history of england_david hume

Though one prince seems still to have been allowed or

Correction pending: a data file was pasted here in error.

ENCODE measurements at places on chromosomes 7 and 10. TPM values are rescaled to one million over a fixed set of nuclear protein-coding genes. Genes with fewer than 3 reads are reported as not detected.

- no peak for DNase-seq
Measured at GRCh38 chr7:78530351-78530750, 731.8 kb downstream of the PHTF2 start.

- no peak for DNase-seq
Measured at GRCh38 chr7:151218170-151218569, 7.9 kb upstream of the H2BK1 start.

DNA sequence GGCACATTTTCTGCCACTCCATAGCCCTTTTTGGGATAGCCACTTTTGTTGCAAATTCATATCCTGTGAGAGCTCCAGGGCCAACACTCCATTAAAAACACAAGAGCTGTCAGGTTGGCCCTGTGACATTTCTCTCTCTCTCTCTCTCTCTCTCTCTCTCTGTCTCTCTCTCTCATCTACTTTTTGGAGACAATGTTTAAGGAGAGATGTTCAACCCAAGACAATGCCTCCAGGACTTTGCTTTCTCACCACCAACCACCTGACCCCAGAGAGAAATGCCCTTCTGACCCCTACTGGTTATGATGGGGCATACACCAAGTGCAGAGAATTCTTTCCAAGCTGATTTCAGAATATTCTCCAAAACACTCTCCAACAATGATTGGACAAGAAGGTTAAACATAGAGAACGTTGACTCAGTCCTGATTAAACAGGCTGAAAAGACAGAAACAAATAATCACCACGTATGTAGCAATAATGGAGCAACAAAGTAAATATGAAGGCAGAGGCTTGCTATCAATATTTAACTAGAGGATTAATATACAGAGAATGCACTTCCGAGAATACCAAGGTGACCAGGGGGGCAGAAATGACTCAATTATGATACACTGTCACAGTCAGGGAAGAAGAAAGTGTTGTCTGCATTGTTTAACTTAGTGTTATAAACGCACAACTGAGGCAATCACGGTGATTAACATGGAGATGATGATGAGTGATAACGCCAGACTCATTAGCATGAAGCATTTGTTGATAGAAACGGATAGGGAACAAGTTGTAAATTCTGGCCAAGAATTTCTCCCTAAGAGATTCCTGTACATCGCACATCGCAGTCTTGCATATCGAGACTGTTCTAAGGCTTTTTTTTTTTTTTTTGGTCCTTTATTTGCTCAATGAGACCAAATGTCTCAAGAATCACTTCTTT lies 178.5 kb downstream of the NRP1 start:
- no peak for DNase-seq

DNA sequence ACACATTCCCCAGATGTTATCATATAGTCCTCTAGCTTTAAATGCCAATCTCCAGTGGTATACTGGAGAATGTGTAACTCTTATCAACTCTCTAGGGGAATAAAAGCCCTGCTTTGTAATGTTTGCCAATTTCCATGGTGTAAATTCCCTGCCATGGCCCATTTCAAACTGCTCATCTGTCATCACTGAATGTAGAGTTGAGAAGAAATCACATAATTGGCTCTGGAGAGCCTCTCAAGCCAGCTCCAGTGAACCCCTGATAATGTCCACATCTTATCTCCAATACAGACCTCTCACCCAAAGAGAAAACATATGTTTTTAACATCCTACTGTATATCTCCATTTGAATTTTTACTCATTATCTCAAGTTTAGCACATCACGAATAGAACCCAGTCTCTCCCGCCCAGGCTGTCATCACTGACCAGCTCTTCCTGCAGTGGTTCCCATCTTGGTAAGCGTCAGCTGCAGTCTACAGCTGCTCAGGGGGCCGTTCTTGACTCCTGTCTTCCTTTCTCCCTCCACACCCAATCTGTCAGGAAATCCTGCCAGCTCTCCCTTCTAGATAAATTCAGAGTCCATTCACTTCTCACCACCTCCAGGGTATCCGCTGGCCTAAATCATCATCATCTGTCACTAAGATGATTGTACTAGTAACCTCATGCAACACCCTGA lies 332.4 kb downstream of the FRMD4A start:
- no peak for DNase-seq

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Unformatted text preview: e Britons became the sole expedient for providing a settlement and subsistence to the new planters. Hence there have been found in history few conquests more ruinous than that of the Saxons; and few revolutions more violent than that which they introduced. So long as the contest was maintained with the natives, the several Saxon princes preserved a union of counsels and interests; but after the Britons were shut up in the barren countries of Cornwal and Wales, and gave no farther disturbance to the conquerors, the band of alliance was in a great measure dissolved among the princes of the Heptarchy. Though one prince seems still to have been allowed, or to have assumed, an ascendant over the whole, his authority, if it ought ever to be deemed regular or legal, was extremely limited; and each state acted as if it had been independant, and wholly separate from the rest. Wars, therefore, and revolutions and dissensions were unavoidable among a turbulent and military people; and these events, however intricate or confused, ought now to become the objects of our attention. But, added to the difficulty of carrying on at once the history of seven independant kingdoms, there is great discouragement to a writer, arising from the uncertainty, at least barrenness, of the accounts transmitted to us. The Monks, who were the only annalists during those ages, lived remote from public affairs, considered the civil transactions as entirely subordinate to the ecclesiastical, and besides partaking of the ignorance and barbarity, which were then universal, were strongly infected with credulity, with the love of wonder, and with a propensity to imposture; vices almost inseparable from their profession, and manner of life. The history of that period abounds in names, but is extremely barren of events; or the events are related so much without circumstances and causes, that the most profound or most eloquent writer must despair of rendering them either instructive or entertaining to the reader. Even the great learning and vigorous imagination of Milton sunk under the weight; and this author scruples not to declare, that the skirmishes of kites or crows as much merited a particular narrative, as the confused transactions and battles of the Saxon Heptarchy.e In order, however, to connect the events in some tolerable measure, we shall give a succinct account of the successions of kings, and of the more remarkable revolutions in each particular kingdom; beginning with that of Kent, which was the fiat established. THE KINGDOM OF KENT Escus succeeded his father, Hengist, in the kingdom of Kent; but seems not to have possessed the military genius of that conqueror, who first made way for the entrance of the Saxon arms into Britain. All the Saxons, who sought either the fame of valour, or new establishments by arms, flocked to the standard of Aella, king of Sussex, who was carrying on successful war against the Britons, and laying the foundations of a new kingdom. Escus was content to possess in tranquillity the kingdom of Kent, which he left in 512 to his son Octa, in whose time the Ea...
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